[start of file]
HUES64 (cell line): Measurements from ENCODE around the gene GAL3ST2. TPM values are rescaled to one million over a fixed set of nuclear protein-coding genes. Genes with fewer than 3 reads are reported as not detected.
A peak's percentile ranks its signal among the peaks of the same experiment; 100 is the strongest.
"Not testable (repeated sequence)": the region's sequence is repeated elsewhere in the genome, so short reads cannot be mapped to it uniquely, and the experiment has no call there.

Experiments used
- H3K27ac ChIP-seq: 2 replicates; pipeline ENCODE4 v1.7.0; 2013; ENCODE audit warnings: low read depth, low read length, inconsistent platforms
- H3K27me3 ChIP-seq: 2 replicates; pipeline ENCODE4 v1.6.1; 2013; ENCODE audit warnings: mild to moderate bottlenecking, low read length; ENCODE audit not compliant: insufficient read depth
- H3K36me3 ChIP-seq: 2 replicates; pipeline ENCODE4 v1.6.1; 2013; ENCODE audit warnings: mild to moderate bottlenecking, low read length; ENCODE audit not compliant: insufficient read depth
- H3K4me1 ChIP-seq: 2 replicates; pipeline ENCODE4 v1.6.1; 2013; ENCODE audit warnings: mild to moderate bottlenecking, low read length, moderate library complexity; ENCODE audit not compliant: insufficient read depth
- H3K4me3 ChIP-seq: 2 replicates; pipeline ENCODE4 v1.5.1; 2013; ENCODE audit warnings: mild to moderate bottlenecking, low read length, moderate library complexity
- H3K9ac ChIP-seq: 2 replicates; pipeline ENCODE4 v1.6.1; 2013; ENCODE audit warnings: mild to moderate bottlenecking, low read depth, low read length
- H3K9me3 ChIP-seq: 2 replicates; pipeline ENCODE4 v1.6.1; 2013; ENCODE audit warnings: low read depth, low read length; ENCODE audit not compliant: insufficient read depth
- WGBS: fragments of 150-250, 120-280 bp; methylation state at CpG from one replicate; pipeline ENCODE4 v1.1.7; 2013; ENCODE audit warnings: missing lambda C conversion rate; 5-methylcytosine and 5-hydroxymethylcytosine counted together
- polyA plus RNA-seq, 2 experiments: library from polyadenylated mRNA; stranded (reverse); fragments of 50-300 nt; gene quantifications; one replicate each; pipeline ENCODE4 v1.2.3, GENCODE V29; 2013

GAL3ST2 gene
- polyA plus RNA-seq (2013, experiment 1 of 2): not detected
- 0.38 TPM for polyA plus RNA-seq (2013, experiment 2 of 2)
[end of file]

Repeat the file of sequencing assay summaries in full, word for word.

HUES64 (cell line): Measurements from ENCODE around the gene GAL3ST2. TPM values are rescaled to one million over a fixed set of nuclear protein-coding genes. Genes with fewer than 3 reads are reported as not detected.
A peak's percentile ranks its signal among the peaks of the same experiment; 100 is the strongest.
"Not testable (repeated sequence)": the region's sequence is repeated elsewhere in the genome, so short reads cannot be mapped to it uniquely, and the experiment has no call there.

Experiments used
- H3K27ac ChIP-seq: 2 replicates; pipeline ENCODE4 v1.7.0; 2013; ENCODE audit warnings: low read depth, low read length, inconsistent platforms
- H3K27me3 ChIP-seq: 2 replicates; pipeline ENCODE4 v1.6.1; 2013; ENCODE audit warnings: mild to moderate bottlenecking, low read length; ENCODE audit not compliant: insufficient read depth
- H3K36me3 ChIP-seq: 2 replicates; pipeline ENCODE4 v1.6.1; 2013; ENCODE audit warnings: mild to moderate bottlenecking, low read length; ENCODE audit not compliant: insufficient read depth
- H3K4me1 ChIP-seq: 2 replicates; pipeline ENCODE4 v1.6.1; 2013; ENCODE audit warnings: mild to moderate bottlenecking, low read length, moderate library complexity; ENCODE audit not compliant: insufficient read depth
- H3K4me3 ChIP-seq: 2 replicates; pipeline ENCODE4 v1.5.1; 2013; ENCODE audit warnings: mild to moderate bottlenecking, low read length, moderate library complexity
- H3K9ac ChIP-seq: 2 replicates; pipeline ENCODE4 v1.6.1; 2013; ENCODE audit warnings: mild to moderate bottlenecking, low read depth, low read length
- H3K9me3 ChIP-seq: 2 replicates; pipeline ENCODE4 v1.6.1; 2013; ENCODE audit warnings: low read depth, low read length; ENCODE audit not compliant: insufficient read depth
- WGBS: fragments of 150-250, 120-280 bp; methylation state at CpG from one replicate; pipeline ENCODE4 v1.1.7; 2013; ENCODE audit warnings: missing lambda C conversion rate; 5-methylcytosine and 5-hydroxymethylcytosine counted together
- polyA plus RNA-seq, 2 experiments: library from polyadenylated mRNA; stranded (reverse); fragments of 50-300 nt; gene quantifications; one replicate each; pipeline ENCODE4 v1.2.3, GENCODE V29; 2013

GAL3ST2 gene
- polyA plus RNA-seq (2013, experiment 1 of 2): not detected
- 0.38 TPM for polyA plus RNA-seq (2013, experiment 2 of 2)